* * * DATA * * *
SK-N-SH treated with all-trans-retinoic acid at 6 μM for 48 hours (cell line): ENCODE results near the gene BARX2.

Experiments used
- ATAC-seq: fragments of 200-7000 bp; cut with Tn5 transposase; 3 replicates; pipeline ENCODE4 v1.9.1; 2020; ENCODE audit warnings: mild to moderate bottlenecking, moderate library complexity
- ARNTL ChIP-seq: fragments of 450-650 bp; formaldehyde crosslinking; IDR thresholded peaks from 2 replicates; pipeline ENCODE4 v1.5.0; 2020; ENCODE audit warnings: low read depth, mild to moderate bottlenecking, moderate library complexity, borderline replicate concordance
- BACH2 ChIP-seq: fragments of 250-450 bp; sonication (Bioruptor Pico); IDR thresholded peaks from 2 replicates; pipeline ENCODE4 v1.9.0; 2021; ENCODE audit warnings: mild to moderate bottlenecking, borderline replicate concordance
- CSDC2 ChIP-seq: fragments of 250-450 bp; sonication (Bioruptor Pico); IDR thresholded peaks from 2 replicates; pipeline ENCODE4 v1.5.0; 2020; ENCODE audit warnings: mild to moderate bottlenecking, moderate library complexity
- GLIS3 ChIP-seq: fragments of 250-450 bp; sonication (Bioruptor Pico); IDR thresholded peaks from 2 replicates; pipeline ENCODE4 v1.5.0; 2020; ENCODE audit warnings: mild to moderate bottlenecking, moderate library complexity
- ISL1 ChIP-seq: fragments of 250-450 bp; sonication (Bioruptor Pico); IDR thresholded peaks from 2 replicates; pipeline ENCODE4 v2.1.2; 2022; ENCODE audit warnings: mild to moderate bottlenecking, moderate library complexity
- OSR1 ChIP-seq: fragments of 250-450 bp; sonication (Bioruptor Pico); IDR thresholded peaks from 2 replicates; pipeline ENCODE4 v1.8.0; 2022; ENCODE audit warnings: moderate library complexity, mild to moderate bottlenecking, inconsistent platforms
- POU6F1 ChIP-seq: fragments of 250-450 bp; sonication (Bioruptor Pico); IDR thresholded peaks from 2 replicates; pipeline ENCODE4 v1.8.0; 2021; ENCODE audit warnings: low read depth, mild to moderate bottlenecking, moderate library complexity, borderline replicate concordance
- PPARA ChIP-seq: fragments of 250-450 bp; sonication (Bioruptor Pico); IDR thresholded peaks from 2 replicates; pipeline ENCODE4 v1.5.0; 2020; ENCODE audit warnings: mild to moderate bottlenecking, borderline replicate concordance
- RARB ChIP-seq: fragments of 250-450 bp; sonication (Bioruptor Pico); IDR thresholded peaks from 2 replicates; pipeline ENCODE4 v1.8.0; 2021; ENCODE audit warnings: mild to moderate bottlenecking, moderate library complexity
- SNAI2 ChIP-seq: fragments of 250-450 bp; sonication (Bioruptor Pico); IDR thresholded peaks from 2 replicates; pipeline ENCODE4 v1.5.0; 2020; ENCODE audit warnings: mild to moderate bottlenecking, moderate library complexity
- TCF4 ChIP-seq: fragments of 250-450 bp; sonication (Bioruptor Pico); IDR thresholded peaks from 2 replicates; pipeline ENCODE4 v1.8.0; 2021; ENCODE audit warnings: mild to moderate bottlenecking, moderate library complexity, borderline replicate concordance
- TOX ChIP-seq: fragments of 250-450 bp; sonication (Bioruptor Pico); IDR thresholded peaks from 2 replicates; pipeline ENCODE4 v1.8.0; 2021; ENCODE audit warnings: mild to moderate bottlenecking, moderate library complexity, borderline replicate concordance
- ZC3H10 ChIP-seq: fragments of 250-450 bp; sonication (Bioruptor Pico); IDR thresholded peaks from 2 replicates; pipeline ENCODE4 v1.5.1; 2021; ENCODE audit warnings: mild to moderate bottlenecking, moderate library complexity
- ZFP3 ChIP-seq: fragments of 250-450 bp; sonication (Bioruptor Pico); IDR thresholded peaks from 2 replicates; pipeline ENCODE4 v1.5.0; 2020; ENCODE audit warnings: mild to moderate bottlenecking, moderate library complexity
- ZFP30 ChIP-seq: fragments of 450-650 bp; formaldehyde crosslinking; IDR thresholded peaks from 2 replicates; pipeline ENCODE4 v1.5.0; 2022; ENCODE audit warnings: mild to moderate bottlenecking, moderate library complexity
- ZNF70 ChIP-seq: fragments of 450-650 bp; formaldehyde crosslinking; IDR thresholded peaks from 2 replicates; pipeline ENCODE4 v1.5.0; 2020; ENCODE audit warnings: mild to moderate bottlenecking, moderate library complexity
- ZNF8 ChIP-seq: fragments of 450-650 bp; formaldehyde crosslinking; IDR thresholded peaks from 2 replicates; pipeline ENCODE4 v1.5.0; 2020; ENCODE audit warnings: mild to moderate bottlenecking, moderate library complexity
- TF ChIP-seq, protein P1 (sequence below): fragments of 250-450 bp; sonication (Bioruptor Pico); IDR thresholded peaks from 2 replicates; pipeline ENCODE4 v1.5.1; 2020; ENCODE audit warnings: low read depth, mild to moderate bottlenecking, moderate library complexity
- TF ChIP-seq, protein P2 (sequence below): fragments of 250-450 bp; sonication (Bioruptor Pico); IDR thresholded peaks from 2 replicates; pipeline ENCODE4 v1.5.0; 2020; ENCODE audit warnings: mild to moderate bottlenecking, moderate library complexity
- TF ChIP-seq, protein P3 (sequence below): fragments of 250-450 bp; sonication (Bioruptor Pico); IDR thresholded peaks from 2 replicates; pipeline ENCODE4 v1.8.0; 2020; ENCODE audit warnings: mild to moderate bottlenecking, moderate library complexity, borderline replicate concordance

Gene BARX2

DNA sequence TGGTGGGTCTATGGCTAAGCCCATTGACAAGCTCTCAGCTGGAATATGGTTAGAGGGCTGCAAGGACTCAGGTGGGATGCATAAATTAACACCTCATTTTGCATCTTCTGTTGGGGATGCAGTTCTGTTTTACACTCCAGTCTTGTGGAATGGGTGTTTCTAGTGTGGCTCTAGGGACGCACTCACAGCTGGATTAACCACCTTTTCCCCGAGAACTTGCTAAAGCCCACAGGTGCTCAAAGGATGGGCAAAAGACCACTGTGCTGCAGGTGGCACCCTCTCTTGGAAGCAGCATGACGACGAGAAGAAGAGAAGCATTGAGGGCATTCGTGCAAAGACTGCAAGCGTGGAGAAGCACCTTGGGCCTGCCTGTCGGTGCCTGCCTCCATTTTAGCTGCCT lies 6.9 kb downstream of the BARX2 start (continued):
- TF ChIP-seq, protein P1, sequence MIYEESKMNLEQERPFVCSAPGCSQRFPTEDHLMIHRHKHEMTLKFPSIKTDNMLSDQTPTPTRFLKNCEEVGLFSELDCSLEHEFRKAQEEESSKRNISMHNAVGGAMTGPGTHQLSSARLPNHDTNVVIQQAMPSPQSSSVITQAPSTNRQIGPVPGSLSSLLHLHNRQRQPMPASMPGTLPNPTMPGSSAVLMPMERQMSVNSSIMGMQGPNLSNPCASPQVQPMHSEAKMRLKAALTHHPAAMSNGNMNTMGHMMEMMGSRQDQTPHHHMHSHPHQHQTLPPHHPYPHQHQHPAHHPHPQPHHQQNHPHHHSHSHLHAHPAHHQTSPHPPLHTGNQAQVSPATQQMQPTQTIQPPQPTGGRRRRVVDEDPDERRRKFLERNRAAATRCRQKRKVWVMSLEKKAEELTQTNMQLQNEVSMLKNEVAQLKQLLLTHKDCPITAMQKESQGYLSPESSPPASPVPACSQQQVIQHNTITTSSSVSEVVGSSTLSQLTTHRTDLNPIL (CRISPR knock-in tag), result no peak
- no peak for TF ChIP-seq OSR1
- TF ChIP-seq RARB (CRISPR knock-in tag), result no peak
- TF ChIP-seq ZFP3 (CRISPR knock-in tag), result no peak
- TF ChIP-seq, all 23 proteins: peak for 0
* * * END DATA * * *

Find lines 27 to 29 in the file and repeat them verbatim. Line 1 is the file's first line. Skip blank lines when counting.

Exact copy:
- no peak for TF ChIP-seq OSR1
- TF ChIP-seq RARB (CRISPR knock-in tag), result no peak
- TF ChIP-seq ZFP3 (CRISPR knock-in tag), result no peak